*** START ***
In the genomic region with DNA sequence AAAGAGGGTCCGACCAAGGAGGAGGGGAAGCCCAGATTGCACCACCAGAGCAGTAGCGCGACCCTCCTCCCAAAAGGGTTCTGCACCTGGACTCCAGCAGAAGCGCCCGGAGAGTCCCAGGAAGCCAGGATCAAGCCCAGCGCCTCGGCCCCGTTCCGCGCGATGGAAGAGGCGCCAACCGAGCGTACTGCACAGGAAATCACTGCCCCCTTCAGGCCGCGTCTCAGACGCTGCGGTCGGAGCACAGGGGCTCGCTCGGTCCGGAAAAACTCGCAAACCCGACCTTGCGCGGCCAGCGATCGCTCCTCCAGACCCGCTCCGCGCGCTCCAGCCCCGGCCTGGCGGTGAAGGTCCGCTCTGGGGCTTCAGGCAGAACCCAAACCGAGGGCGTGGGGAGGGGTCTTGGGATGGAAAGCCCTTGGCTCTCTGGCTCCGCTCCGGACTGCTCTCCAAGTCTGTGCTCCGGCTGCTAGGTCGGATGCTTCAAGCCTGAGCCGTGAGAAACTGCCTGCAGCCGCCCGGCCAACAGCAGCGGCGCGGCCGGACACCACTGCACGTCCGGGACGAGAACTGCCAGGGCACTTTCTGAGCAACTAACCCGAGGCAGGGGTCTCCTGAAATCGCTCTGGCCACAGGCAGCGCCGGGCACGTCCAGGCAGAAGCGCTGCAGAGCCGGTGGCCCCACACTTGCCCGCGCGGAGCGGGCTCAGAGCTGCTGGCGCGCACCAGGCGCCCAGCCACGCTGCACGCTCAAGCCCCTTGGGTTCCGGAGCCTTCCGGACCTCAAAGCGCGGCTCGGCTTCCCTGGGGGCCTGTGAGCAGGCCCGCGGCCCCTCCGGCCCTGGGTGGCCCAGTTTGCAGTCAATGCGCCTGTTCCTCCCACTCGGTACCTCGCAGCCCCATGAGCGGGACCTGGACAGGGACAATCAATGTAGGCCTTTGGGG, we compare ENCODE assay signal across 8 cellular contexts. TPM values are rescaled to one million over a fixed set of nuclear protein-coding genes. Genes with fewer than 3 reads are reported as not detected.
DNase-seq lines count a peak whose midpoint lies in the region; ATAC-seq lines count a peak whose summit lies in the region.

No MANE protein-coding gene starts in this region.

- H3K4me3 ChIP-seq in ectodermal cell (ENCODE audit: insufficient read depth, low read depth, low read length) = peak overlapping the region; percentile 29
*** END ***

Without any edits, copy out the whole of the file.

In the genomic region with DNA sequence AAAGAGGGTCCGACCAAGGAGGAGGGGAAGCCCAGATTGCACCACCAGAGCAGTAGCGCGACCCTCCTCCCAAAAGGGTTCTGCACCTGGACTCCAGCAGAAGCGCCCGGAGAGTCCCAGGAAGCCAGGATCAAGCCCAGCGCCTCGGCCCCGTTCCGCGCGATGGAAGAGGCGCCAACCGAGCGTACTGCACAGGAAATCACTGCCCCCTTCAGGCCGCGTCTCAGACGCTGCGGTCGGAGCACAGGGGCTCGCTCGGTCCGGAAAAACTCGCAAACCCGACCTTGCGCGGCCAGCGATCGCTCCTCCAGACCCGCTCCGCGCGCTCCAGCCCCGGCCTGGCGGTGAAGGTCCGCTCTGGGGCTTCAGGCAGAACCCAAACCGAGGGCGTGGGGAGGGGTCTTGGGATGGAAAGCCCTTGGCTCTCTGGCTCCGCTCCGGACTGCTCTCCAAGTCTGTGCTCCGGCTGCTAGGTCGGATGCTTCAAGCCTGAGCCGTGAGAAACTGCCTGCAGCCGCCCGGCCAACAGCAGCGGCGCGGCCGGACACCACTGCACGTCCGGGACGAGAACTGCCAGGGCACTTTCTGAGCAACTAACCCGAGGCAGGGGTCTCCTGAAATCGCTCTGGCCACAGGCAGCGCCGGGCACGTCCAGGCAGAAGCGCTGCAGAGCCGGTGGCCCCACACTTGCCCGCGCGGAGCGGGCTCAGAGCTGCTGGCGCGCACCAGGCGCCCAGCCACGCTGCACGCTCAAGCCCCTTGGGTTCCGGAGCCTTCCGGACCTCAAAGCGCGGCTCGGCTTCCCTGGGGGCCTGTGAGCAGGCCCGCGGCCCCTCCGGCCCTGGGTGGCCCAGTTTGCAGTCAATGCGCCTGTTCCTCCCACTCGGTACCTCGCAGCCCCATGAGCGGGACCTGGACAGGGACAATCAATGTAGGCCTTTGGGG, we compare ENCODE assay signal across 8 cellular contexts. TPM values are rescaled to one million over a fixed set of nuclear protein-coding genes. Genes with fewer than 3 reads are reported as not detected.
DNase-seq lines count a peak whose midpoint lies in the region; ATAC-seq lines count a peak whose summit lies in the region.

No MANE protein-coding gene starts in this region.

- H3K4me3 ChIP-seq in ectodermal cell (ENCODE audit: insufficient read depth, low read depth, low read length) = peak overlapping the region; percentile 29